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Living Paintings

The delight of learning and discovering

23rd October 2020

Tactile picture of Tutankhamun's gold, red and blue mask

Our books and resources are a lifeline to many blind children – opening up a world of education, interest and understanding in a fully accessible way.

We often receive feedback from teachers about our books and resources. Here’s some wonderful feedback on the theme of the delight in learning and discovering.

Photo shows 2 sets of tactile pictures, colour image pack, USB on a lanyard, A4 pamphlet all neatly arranged on a red background.

Delight in learning

“Living Paintings books are a little box of magic. My pupil was highly motivated to explore, touch and ‘read’ the books. This level of interest was the first break through in tolerating his new staff sharing an experience. They built on this to go from strength to strength. The progress was such that staff were able to attend his ophthalmologist appointment and through their shared work at school get the first ever measurable results for his visual impairment.”

“The child has experienced a greater amount of communication with other children and adults as a result of using Living Paintings books. She tries to say and sign the words she knows and her vocabulary has been extended too. She has a unique set of needs and so far Living Paintings books are the best resource I have found for enabling and furthering her communication.”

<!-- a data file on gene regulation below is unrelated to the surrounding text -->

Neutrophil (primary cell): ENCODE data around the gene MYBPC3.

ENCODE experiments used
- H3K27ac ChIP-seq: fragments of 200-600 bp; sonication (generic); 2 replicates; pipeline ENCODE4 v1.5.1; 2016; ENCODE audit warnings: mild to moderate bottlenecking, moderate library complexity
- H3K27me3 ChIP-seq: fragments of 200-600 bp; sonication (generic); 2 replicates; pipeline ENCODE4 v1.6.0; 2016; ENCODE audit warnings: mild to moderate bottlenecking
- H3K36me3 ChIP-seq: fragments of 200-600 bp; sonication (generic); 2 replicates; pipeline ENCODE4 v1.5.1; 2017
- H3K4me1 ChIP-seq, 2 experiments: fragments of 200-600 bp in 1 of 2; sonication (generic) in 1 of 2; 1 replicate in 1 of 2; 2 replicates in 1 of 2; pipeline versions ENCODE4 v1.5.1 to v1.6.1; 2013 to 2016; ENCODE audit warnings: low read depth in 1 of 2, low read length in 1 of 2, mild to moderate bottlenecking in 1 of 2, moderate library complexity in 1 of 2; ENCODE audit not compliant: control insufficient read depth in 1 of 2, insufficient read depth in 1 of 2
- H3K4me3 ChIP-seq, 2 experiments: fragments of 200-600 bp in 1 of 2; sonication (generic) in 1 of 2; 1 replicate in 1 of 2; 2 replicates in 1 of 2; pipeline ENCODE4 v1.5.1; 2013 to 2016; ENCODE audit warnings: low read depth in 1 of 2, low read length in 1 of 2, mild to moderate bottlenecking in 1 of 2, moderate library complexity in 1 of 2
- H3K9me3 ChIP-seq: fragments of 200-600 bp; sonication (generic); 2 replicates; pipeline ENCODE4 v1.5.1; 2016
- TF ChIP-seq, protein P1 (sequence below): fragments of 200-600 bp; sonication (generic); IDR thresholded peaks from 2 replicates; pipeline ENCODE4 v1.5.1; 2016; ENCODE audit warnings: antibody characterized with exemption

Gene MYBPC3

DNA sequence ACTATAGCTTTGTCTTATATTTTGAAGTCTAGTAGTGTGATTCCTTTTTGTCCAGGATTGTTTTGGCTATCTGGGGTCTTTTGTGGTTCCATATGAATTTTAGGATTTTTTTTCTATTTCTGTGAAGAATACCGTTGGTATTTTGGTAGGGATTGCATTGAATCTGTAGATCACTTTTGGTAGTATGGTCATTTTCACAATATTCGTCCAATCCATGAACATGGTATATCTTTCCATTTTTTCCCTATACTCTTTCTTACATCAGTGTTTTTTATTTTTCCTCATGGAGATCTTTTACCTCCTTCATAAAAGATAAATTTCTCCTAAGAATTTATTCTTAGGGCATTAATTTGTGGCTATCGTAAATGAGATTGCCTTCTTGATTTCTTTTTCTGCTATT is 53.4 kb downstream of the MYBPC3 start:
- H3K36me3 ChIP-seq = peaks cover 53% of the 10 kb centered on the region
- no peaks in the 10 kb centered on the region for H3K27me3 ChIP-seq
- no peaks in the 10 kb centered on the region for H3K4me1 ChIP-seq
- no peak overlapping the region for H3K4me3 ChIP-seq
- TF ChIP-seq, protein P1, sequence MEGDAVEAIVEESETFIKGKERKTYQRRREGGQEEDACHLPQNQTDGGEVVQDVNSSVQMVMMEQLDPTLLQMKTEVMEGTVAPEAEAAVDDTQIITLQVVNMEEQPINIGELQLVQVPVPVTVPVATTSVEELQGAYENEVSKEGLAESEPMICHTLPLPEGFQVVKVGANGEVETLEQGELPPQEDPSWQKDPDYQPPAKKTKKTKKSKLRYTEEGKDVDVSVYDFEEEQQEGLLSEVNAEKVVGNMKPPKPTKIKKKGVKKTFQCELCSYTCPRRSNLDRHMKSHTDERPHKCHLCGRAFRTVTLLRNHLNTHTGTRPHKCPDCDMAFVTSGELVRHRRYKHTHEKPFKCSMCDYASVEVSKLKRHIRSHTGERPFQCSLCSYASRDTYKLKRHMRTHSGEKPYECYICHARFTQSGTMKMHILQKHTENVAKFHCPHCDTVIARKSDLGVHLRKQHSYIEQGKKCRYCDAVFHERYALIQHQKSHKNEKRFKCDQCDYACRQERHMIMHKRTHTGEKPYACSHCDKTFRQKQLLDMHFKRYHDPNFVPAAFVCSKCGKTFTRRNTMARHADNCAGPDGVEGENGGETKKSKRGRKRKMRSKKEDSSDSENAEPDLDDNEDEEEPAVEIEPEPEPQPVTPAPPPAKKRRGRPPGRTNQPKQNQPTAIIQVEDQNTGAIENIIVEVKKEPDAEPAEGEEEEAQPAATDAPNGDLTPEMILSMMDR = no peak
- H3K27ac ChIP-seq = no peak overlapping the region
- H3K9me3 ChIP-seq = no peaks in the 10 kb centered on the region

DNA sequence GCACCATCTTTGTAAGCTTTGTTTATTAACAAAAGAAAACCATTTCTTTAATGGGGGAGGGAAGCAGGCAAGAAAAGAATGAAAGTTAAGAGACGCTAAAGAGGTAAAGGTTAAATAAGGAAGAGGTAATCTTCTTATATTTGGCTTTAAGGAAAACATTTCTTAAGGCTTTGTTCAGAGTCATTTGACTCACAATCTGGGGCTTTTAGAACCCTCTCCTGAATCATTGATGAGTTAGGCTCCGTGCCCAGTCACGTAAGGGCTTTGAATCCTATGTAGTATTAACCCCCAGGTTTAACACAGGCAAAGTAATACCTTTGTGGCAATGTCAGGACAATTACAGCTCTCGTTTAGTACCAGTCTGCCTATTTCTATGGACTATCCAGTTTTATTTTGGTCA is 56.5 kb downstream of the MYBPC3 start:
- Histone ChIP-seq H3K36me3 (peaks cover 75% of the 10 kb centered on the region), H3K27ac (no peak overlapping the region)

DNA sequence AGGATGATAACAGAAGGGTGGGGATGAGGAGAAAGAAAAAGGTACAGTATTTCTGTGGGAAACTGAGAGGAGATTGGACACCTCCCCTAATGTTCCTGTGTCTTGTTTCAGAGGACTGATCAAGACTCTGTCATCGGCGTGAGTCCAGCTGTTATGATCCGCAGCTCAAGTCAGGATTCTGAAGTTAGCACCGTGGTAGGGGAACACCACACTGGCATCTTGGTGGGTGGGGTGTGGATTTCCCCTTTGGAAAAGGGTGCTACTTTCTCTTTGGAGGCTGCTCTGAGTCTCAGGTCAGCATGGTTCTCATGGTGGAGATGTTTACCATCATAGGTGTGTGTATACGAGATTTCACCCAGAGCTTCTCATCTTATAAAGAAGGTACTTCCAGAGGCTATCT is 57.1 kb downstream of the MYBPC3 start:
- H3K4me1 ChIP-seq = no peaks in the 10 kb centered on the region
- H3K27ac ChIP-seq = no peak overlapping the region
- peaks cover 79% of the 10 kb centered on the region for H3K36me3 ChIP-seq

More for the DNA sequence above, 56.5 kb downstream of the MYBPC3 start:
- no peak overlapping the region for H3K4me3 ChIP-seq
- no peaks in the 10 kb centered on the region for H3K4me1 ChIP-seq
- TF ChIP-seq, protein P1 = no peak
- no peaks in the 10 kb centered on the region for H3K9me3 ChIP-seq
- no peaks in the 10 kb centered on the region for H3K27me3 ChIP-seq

A tactile picture from Goodnight Spaceman showing two boys each holding a toy.

Navigating the world

“Due to the tactile and multi-sensory approaches within the resources, our pupils are enabled to develop a real sense of their world, using the other senses in a safe environment, enabling them to rehearse situations they may experience in real life and discuss ways they would be able to manage and navigate the world in which they live.”

“The tactile images are so important to help creativity in a world they cannot see. The audio descriptions are excellent, these books help in lesson preparation and save so much time.”

“Our student is really keen and wants to learn, she is always curious about feeling the pictures. When we have listened to the audio it has been great to see her slowly concentrate on each part of the picture and really start feeling the images from left to right in preparation for braille.”

A mobile phone sitting on a wooden table top and wrapped in earphones displays the Living Paintings website.

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